Jayesh Shah argues for a broader view.
I have a request. Could everyone please stop writing news stories that are solely for or against genetically modified (GM) crops? Instead, could you all write a bit more about global food security and the many technologies – including GM – that could potentially ward off a global food crisis? Thanks in advance.
Clouding public understanding
This summer I wrote a blog post about the upcoming Public Attitudes to Science (PAS) 2014 study  that Ipsos MORI is conducting, and how it contributes to the GM debate. GM crops are the hardy perennials of science stories. They emerge each year without fail, either saying that GM crops are the only option and should be embraced, or that they are dangerous and should be banned. This year, coverage of a speech by the UK Environment Secretary Owen Paterson restarted the same debate.
These GM stories are important, but they can serve to cloud the public’s understanding of the bigger issue. As the world’s population hits 9 billion by 2050, food prices will rise unless something is done. The 2008 spike in food prices caused riots in 36 countries. The UK can’t hide from this – we import 40 per cent of our food and this proportion is set to increase. Mr Paterson’s speech dealt with these issues, but as he was talking about GM, the media focused on this and largely ignored the global food security problem. This is equivalent to all media stories on climate change talking exclusively about the pros and cons of geosequestration, without mentioning ‘climate change’.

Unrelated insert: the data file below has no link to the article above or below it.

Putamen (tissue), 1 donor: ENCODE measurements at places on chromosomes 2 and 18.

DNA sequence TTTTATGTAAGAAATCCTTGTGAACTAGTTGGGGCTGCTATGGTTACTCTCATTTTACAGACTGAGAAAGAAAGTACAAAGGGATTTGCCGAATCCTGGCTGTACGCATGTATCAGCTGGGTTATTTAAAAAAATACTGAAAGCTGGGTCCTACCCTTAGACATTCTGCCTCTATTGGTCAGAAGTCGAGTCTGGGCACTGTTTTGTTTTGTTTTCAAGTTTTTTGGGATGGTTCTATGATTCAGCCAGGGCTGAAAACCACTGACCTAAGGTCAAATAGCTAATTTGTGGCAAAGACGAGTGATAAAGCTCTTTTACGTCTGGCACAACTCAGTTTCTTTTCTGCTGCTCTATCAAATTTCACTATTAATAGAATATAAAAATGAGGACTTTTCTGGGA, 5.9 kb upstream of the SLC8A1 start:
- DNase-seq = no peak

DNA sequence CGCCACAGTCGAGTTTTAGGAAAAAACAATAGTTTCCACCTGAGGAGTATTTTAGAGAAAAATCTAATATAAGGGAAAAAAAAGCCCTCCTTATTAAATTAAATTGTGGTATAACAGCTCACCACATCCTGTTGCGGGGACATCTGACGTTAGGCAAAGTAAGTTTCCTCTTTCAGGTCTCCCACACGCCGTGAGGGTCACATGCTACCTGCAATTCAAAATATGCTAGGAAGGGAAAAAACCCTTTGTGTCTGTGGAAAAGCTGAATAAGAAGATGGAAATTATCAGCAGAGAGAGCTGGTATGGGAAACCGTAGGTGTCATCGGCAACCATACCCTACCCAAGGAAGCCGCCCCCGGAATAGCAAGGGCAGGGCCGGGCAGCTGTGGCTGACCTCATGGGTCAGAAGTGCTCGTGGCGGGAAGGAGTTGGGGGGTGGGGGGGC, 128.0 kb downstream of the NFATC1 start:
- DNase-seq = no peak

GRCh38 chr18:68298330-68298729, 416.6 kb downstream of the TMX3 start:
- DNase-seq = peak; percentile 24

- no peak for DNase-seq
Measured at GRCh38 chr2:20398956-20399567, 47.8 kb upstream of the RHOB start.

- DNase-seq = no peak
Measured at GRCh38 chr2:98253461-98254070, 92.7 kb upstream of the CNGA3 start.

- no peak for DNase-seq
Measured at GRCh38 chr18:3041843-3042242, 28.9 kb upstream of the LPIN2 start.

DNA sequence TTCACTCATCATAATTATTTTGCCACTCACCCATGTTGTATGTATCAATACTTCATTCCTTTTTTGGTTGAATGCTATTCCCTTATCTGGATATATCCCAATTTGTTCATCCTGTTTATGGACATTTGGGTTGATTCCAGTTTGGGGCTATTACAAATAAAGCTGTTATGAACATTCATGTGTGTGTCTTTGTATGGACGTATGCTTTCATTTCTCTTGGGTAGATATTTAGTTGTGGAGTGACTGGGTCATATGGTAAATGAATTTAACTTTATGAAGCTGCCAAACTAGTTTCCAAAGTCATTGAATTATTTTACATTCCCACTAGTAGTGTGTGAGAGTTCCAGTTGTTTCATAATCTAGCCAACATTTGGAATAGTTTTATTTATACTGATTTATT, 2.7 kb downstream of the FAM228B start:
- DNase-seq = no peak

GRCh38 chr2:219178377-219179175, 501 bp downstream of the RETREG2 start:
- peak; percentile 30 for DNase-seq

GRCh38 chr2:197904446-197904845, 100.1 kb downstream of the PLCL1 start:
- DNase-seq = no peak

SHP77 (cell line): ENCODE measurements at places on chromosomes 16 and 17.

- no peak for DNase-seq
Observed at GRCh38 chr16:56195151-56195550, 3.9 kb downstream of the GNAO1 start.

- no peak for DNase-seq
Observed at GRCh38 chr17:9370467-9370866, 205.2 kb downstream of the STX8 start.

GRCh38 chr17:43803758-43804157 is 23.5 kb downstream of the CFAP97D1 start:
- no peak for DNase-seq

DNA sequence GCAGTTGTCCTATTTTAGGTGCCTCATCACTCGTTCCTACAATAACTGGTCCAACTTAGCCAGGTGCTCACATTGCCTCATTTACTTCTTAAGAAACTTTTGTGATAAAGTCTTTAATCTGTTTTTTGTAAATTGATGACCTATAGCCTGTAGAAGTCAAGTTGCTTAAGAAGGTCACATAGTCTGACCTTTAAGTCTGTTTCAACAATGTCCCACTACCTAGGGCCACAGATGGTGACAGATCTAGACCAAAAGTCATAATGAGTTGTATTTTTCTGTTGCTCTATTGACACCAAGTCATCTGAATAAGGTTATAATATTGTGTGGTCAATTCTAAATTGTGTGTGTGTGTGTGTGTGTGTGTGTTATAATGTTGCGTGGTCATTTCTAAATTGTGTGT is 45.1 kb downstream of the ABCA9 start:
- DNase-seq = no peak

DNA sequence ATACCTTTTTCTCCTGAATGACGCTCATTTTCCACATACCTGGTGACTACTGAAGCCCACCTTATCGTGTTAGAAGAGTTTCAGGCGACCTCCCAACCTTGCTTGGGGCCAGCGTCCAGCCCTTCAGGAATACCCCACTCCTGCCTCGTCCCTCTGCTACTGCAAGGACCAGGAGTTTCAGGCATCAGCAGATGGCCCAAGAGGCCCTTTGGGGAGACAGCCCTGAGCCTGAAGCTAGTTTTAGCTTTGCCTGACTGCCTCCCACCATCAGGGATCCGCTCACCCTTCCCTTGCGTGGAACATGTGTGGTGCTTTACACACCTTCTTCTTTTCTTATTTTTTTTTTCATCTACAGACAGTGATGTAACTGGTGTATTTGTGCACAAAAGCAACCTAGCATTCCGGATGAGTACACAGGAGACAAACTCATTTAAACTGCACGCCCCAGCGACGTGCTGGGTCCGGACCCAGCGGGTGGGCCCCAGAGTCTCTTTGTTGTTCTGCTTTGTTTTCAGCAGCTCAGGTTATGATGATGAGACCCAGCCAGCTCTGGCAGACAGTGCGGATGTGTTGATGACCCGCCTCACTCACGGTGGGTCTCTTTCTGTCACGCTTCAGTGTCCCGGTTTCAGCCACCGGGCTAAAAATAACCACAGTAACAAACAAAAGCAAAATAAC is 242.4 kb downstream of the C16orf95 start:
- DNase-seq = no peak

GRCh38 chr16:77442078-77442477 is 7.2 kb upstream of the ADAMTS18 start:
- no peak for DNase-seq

The media tends to inflate the salience of GM. When Ipsos MORI asks people unprompted every month what the most important issues facing the country are, GM never comes up. Media articles often suggest there is widespread fear about GM crops among the public, but this is questionable. Surveys like PAS 2011 have tended to show that people are largely neutral or undecided on the topic, while a recent British Science Association survey showed that concern had declined over the last decade. (A recent YouGov poll did find a relatively high level of opposition, but asked a very specific question, which prompted respondents on the potential benefits and harmful effects of GM crops.)
Moreover, media coverage of GM crops has not created an informed public debate. Many people still have little idea of what ‘genetically modified’ actually means. The recent Wellcome Trust Monitor survey  found that only a third of adults think they have a good understanding of the term. Eight per cent of adults have never heard of it. We recently tested out some questions for the PAS 2014 survey, and some of the people we asked were confusing ‘genetically modified’ with ‘organic’, of all things.
To sum up, while there is public concern over GM crops, this is often a very normal fear of the unknown, and concerns only tend to emerge after prompting people on a topic they know little about.
If we are to move the public away from a simplified debate about the pros and cons of GM crops, and towards an informed debate on global food security, we will need to establish the public’s views on the latter. While there has been some survey research  on this before, PAS 2014 hopes to build a more detailed picture. Do people hold contradictory views on GM and food security? Do they even see food security as a science issue, or a purely economic one? Our new survey questions will explore these issues.
Of course, the PAS survey results just give us the foundations for a public debate on global food security. We need further qualitative research and dialogue on global food security before we can fully understand the public’s informed views on this topic. Before then, I’ll be applauding the stories that show the shades of grey, and the important wider context, surrounding the GM debate.